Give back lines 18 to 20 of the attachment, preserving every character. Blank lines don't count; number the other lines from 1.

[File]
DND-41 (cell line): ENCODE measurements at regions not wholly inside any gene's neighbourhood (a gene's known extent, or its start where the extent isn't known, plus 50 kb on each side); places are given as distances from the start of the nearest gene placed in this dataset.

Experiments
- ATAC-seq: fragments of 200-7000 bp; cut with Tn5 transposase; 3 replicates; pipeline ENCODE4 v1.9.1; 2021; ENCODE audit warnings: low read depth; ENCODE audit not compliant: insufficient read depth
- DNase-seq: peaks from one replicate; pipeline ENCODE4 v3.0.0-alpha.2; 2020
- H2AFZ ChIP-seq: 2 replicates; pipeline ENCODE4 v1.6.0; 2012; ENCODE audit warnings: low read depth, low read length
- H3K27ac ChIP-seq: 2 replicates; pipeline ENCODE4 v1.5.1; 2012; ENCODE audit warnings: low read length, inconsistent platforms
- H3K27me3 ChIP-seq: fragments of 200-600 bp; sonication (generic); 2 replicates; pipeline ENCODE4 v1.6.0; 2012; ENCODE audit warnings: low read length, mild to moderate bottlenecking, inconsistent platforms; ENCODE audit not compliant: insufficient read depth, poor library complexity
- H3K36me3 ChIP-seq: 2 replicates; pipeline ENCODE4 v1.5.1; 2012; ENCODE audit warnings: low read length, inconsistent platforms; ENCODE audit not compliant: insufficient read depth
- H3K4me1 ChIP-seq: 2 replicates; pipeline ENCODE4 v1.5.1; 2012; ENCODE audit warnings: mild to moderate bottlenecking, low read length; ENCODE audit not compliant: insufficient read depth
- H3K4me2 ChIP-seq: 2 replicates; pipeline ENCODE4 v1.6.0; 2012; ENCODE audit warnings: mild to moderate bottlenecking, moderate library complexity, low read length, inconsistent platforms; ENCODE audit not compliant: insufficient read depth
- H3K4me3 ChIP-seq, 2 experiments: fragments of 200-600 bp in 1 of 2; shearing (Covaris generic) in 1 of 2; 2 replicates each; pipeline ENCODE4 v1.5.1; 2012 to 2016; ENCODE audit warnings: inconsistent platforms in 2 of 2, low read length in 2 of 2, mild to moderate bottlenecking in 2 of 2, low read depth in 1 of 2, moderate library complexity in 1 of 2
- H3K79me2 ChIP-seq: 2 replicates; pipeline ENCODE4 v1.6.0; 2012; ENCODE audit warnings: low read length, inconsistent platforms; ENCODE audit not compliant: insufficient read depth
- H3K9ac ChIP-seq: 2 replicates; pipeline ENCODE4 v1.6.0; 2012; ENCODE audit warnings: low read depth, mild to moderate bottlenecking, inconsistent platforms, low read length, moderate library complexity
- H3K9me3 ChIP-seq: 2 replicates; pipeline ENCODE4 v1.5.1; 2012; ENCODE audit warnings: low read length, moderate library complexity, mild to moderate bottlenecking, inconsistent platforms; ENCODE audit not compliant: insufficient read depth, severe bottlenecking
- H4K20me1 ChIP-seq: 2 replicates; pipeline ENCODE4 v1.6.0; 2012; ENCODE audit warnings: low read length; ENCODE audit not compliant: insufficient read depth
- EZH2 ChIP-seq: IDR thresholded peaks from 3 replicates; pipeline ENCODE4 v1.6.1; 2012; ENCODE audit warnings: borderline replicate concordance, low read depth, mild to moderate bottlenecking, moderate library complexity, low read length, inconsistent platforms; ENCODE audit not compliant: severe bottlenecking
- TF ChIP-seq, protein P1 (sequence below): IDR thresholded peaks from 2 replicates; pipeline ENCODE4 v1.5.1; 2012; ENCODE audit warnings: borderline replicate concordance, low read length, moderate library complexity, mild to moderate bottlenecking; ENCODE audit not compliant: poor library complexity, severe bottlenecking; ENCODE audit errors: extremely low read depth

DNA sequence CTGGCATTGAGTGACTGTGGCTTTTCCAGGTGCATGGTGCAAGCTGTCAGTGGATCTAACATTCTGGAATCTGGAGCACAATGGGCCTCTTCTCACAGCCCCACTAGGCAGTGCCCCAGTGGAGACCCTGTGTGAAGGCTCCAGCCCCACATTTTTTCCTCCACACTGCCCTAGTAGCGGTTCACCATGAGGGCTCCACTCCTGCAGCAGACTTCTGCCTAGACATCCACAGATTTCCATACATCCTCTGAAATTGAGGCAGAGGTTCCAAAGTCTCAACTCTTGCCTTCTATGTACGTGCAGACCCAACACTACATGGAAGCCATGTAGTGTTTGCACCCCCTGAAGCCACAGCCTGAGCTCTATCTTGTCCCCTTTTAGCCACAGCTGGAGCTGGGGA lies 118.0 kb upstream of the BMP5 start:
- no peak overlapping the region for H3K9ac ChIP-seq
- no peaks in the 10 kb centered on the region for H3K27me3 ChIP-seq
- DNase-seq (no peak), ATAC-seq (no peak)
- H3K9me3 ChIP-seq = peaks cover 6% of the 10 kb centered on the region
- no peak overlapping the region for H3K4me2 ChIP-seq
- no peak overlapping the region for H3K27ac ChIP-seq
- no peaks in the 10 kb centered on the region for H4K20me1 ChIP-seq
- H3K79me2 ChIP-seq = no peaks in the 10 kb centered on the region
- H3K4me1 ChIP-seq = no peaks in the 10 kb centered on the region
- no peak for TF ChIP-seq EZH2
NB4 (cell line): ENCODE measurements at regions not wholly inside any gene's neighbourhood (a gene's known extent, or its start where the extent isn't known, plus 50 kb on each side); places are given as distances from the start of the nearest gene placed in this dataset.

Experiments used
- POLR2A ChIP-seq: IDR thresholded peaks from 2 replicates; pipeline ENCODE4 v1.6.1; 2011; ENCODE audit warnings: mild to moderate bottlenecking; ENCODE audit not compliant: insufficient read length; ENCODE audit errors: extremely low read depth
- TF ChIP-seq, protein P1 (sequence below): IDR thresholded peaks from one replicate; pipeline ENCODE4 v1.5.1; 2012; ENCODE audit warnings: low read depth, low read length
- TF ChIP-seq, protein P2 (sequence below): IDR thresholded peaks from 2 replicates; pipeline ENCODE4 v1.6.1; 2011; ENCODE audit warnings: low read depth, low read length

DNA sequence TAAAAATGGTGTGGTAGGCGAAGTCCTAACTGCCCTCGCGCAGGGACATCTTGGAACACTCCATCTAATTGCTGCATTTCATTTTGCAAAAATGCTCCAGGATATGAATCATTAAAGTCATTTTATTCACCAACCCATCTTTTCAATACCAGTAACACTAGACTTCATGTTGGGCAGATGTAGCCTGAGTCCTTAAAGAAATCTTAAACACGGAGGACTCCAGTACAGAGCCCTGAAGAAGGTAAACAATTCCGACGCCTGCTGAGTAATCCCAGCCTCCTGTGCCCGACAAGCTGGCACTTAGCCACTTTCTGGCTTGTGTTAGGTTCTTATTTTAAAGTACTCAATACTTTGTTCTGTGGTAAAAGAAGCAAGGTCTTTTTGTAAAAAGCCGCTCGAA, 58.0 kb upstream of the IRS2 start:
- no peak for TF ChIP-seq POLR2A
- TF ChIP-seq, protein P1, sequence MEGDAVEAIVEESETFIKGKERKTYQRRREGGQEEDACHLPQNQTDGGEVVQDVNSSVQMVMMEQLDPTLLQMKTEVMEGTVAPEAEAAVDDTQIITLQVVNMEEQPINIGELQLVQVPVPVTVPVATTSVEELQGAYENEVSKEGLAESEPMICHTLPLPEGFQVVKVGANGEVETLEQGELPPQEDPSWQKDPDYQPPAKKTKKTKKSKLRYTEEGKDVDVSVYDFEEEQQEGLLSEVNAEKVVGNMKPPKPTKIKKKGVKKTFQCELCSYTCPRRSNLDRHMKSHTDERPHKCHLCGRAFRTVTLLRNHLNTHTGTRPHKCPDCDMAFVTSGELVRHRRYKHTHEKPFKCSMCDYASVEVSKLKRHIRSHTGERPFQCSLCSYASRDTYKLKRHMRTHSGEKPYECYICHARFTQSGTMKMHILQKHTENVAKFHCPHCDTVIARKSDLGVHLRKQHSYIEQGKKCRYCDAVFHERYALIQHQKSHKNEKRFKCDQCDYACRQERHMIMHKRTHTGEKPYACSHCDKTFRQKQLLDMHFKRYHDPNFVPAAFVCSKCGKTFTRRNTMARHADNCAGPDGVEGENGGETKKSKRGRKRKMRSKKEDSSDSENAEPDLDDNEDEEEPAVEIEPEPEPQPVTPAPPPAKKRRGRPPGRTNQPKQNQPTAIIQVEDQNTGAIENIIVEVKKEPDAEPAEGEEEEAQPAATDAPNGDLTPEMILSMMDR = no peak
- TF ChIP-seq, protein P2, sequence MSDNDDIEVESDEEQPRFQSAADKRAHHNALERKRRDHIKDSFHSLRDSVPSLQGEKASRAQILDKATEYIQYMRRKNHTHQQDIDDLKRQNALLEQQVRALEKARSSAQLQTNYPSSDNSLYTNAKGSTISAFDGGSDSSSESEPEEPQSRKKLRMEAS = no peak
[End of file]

DNA sequence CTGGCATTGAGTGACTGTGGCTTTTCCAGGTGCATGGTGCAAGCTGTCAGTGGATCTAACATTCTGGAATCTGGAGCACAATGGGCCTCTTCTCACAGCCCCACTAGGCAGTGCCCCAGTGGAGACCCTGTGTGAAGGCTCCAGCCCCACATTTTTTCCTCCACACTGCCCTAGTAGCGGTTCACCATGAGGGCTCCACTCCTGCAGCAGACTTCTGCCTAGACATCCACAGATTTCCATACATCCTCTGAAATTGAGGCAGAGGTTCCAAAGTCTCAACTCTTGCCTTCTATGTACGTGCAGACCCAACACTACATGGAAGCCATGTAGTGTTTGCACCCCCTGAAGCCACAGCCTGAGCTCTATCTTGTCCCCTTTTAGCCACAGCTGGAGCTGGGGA lies 118.0 kb upstream of the BMP5 start:
- no peak overlapping the region for H3K9ac ChIP-seq
- no peaks in the 10 kb centered on the region for H3K27me3 ChIP-seq